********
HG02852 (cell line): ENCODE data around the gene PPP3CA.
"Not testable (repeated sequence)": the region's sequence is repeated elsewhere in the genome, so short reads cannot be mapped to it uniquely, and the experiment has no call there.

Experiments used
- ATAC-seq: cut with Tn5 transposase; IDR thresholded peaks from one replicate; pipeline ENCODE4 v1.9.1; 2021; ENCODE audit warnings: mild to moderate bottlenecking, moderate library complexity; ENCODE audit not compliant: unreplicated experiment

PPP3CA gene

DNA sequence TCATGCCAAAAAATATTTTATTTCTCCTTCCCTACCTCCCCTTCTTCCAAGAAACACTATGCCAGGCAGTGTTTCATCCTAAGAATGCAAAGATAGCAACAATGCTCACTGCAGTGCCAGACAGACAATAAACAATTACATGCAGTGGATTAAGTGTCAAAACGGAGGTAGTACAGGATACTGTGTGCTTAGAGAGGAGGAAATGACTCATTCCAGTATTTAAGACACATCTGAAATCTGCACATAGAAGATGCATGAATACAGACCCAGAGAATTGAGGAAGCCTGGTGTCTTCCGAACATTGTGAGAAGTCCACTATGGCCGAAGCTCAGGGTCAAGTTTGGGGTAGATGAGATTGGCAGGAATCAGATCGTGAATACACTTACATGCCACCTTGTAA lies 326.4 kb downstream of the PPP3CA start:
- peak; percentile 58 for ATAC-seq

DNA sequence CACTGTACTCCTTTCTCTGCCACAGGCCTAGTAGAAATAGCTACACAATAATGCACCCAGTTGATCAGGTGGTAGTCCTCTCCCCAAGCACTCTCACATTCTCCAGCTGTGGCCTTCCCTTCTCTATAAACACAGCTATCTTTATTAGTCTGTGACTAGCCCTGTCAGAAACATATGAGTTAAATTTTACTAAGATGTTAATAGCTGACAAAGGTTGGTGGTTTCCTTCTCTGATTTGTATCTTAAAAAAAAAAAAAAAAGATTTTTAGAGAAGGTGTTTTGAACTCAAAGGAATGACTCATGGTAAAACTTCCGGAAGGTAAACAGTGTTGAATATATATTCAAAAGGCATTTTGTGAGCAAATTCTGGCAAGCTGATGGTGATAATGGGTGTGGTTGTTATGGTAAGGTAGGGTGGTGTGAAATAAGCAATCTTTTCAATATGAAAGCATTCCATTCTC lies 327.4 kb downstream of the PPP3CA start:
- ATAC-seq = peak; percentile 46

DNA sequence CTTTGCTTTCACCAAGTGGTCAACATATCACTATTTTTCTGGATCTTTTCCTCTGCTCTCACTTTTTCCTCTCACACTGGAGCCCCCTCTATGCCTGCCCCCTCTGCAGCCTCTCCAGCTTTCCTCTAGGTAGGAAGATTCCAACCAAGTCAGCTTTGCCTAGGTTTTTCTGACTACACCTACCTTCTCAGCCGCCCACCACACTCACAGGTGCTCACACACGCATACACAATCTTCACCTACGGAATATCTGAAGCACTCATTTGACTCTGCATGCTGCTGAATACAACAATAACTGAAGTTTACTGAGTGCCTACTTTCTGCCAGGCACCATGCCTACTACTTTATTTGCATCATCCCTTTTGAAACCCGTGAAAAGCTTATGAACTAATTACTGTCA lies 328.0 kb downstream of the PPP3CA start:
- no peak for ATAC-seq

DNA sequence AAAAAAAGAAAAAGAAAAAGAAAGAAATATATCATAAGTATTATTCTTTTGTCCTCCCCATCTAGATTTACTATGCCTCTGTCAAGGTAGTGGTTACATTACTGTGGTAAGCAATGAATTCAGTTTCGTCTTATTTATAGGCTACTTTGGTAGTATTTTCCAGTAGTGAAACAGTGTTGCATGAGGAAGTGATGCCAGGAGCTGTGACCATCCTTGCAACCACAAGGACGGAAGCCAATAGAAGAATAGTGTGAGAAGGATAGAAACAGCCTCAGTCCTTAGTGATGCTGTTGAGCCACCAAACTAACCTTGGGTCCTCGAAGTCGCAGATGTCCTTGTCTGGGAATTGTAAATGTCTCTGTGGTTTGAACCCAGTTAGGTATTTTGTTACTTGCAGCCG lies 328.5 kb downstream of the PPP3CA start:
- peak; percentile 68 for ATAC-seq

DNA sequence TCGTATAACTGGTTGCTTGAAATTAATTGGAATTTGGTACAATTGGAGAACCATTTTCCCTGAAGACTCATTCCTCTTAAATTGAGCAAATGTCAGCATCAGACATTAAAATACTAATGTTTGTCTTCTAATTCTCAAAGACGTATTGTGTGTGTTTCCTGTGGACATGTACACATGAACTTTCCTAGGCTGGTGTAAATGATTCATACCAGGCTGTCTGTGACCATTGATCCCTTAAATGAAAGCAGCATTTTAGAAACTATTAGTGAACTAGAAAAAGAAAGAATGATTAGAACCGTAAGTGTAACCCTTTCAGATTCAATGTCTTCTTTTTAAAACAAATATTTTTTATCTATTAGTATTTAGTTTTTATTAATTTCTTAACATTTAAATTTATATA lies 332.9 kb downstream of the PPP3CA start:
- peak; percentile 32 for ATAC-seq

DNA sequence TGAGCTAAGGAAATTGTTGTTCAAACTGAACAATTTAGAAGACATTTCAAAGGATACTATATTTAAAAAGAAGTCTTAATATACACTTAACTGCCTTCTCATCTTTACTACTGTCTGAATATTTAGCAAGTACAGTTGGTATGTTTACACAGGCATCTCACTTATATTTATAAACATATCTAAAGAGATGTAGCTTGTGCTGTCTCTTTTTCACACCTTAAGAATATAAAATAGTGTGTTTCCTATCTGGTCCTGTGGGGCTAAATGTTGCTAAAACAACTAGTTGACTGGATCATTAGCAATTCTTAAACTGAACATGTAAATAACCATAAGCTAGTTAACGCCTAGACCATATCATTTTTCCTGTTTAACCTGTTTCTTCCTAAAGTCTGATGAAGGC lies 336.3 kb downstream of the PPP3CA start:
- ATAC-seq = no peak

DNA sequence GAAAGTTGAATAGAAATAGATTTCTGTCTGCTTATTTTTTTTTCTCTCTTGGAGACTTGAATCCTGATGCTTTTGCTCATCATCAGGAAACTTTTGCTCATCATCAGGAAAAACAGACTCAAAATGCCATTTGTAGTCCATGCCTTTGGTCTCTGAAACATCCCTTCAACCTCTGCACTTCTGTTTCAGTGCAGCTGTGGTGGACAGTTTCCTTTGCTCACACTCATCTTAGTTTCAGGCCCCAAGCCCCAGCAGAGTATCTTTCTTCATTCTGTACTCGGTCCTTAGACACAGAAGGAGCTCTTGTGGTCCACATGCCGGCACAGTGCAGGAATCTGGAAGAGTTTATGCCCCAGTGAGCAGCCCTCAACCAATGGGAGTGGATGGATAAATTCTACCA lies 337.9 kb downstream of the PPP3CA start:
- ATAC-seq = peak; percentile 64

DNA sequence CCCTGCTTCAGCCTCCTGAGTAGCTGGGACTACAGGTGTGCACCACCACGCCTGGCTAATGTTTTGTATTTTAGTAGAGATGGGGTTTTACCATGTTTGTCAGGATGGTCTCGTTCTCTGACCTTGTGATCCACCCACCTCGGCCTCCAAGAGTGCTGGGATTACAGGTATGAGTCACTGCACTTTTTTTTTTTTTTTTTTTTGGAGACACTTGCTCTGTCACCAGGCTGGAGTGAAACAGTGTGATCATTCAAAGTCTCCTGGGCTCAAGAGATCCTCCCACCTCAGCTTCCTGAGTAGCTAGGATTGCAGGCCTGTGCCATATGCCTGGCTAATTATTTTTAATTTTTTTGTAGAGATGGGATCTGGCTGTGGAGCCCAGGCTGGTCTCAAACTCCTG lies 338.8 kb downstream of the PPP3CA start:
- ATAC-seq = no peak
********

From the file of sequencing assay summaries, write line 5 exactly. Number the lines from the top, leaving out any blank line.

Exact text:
PPP3CA gene